Then, use your feeler gauges and slide them underneath the string to find the measurement between the strings and the fret.
If you’re having trouble seeing the gap between the strings, you want to shine the desk light at the feeler gauge so you can see the light reflect off of it underneath the string. It looks something like this:
Remember, place the feeler gauge as flat as possible underneath the string and against the fret and make it so there is no gap, but it’s also not pushing the string up.
The ideal gap is between .008” and .012” according to Epiphone and Gibson’s recommendation. I usually aim for 0.008.” Try getting the closest feeler gauge between the fret and string as you can without moving the string, or without being too far away.
For additional accuracy, put the guitar in playing position, ie, sitting in your lap as if you were going to play it. This is the best way to get the most accurate measurement.
The truss rod can be turned clockwise and counter-clockwise to add or reduce relief, which makes the neck bow less or more concave, respectively.
Generally, a Les Paul’s neck tends to become concave, and the relief increases over time. See the image above for reference.
If there is too much relief, turn the truss rod nut clockwise using the truss rod wrench to reduce it. This tightens the truss rod and straightens out the neck.
Do not turn the nut more than 1/8th turn at once to avoid overdoing it and to prevent any damage to the truss rod. If there is too much bow, loosen the truss rod by turning the wrench counterclockwise.
After each truss rod adjustment, retune the guitar and measure the relief again. This can take a few times to get the ideal relief, so repeat it until you get proper neck relief. Just remember to always tune the guitar perfectly before measuring.
If you haven’t done a truss rod adjustment in a long time, or perhaps never, it may take a second for the truss rod to actually start moving. Don’t worry if it makes a creaking sound. Just keep your increments small, and you’ll be totally fine.
Once you’ve set the truss rod to a place where you’re happy, you can move on to setting the action.
6) Set the Action
The next step is to set the action. The action is how high the strings are from the frets. To set it, you’ll need to adjust the bridge height. Remember to have your neck relief set properly before this, as it will impact the action.
Measure the height of the strings from the 12th fret. To do this, keep the ruler you’re using balanced on the surface of the fret. It’s not rocket science.
Remember, action is measured from the top of the fret to the bottom of the string, and not the fretboard, as mentioned by Gibson’s luthiers. Make sure you measure at the high-E string 12th fret and the low-E 12th fret.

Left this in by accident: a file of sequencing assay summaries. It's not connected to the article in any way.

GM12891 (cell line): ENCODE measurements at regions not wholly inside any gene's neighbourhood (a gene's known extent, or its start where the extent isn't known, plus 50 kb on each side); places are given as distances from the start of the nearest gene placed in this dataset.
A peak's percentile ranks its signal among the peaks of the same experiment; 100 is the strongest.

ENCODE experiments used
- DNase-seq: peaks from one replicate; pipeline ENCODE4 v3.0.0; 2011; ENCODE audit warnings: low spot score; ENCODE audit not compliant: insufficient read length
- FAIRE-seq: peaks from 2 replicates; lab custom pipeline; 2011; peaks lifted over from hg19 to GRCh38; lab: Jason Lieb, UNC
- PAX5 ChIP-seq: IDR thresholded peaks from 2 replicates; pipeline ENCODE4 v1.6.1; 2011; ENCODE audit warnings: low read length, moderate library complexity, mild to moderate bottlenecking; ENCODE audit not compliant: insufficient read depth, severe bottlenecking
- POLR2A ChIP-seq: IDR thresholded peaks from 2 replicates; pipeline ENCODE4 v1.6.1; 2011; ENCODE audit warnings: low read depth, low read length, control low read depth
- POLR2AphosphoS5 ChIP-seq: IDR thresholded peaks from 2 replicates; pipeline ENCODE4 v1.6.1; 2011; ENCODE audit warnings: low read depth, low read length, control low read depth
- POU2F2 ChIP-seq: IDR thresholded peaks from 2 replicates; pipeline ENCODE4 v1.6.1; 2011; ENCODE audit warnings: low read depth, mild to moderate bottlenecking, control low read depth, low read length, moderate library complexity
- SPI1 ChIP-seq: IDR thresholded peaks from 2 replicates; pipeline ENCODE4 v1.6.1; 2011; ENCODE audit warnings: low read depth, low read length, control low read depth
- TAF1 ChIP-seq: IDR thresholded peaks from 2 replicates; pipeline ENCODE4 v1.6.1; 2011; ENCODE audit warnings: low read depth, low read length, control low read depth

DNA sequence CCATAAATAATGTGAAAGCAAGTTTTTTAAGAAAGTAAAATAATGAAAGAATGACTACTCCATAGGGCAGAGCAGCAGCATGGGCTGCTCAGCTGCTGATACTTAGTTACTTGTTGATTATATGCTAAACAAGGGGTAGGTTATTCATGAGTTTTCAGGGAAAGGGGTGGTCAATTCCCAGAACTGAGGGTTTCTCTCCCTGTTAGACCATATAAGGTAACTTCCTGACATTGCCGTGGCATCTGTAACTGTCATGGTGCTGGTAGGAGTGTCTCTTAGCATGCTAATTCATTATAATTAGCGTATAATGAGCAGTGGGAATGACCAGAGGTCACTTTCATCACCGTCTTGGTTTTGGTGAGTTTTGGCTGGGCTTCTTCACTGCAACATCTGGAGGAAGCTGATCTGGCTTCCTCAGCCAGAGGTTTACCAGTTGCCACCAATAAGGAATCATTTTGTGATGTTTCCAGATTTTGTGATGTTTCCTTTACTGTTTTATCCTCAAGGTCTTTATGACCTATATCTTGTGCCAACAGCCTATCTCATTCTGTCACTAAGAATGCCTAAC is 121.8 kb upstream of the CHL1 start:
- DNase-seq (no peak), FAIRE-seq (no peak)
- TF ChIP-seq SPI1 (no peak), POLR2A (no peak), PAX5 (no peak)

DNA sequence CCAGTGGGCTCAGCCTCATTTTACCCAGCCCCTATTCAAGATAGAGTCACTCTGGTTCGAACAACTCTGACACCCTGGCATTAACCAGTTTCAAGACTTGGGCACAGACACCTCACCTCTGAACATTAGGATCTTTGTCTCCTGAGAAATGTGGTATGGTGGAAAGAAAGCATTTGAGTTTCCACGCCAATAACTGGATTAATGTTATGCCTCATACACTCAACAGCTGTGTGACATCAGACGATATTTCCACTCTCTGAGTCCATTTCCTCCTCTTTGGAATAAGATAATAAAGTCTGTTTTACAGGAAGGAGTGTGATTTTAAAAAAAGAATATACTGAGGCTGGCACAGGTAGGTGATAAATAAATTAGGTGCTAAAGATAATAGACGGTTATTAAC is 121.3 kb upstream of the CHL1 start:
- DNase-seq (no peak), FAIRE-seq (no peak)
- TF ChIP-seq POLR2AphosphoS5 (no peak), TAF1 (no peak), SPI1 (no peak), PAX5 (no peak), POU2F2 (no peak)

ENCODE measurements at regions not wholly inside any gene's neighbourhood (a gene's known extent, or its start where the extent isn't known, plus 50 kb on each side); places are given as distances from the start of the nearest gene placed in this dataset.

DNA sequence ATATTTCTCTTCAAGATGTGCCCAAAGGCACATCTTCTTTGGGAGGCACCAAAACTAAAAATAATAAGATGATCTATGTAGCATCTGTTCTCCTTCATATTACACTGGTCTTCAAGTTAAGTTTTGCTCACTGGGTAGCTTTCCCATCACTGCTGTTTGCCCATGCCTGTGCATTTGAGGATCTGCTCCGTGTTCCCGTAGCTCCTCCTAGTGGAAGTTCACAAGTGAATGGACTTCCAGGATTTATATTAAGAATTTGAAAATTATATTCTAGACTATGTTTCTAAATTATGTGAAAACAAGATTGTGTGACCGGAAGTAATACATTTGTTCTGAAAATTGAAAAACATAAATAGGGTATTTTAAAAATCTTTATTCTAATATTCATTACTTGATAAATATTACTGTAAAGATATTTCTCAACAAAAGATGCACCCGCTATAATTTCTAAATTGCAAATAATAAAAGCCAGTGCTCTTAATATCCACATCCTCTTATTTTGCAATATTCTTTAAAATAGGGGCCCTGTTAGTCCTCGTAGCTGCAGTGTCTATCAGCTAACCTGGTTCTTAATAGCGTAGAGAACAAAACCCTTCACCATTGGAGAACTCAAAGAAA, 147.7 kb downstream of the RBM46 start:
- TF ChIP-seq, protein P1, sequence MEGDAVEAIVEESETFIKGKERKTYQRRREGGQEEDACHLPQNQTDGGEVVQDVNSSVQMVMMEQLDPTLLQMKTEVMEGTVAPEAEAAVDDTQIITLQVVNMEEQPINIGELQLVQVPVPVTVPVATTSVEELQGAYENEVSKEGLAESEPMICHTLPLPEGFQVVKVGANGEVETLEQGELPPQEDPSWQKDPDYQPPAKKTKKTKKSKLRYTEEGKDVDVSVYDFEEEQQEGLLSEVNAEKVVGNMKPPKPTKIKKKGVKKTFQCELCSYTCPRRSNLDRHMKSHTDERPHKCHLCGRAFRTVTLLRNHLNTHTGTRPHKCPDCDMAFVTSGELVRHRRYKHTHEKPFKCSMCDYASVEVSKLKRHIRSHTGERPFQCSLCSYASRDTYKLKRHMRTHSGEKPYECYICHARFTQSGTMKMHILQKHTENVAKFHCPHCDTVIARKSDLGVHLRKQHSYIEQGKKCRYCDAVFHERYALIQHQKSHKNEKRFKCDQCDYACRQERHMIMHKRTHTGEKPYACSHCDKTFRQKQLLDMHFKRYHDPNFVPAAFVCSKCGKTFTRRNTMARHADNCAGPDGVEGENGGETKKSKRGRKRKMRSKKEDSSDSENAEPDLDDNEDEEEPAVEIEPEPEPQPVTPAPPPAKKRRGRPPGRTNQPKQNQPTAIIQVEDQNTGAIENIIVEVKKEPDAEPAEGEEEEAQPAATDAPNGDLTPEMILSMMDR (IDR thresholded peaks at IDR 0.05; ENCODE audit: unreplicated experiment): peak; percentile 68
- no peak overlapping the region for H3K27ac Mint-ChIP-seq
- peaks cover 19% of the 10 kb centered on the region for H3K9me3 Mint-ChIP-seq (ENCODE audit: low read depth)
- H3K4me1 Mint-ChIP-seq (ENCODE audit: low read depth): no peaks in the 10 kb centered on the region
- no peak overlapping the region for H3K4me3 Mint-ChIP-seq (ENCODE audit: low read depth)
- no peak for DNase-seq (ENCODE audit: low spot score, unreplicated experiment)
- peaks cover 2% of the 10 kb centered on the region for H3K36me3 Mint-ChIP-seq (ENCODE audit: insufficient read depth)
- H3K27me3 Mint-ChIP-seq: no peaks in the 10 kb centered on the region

In my view, the height of the Low E string measured at the 12th fret should be 5/64” (0.078”), and the height of the High E string should be 4/64” (0.062”).
Similar to measuring relief, the way to get the most accurate measurement is to do so while the guitar is sitting in your lap in playing position
Once you’ve established how low or high you need to go, loosen the strings a good amount before you make changes.
This will allow you to adjust the height of the bridge without any problems, ie, stripping the bridge nut with a screwdriver or causing other issues with the bridge.
Now some Tune-O-Matic bridge models have thumbscrews underneath the saddles, so you can just rotate those slightly with your thumb. You’ll need to loosen the string a lot if you want to use the thumbscrews.
But if yours doesn’t have them, use a flat-head screwdriver to turn the screws on each post of the bridge in small turns.
Turn the screws clockwise using to lower the saddle if the strings are too high. If the strings are too low, turn the screws counterclockwise to raise the saddle. Remember to be careful not to scratch the finish accidentally.
The recommended action should work just fine for most players, but check the results yourself by picking up the guitar and playing every note loudly (on every string and fret) to check for buzzing.
You can also try bending, as sometimes buzzing is only noticeable while bending. If you find that there’s buzzing, there can be a few different reasons: the action is too high, the neck relief isn’t set right, or the frets aren’t properly dressed and leveled.
The first scenario is often a common fix, so just try raising the action. If the buzzing is on only a few specific frets (maybe just one fret), then it’s more likely that the fret is not level with other frets.
This is best fixed by a luthier, as it may require sanding down all frets and rechecking the leveling. In most cases though, people are just hyper-vigilant with fret buzz. It’s the nature of fretted instruments to at least have some buzz.
7) Set the Intonation
The next step is to set the intonation. Intonation is a measurement of how in-tune the instrument is with itself. It’s like comparing the tuning of frets 0 to 12 with frets 13 to 22.
If the guitar is perfectly intonated, the 12th fret harmonic and the 12th fret note would be exactly in tune, with only a +/- 0.2 cent difference.
This will require a fairly accurate tuner to judge properly. With your tuner active and the guitar perfectly tuned, play the open string and get the strings tuned as perfectly as possible.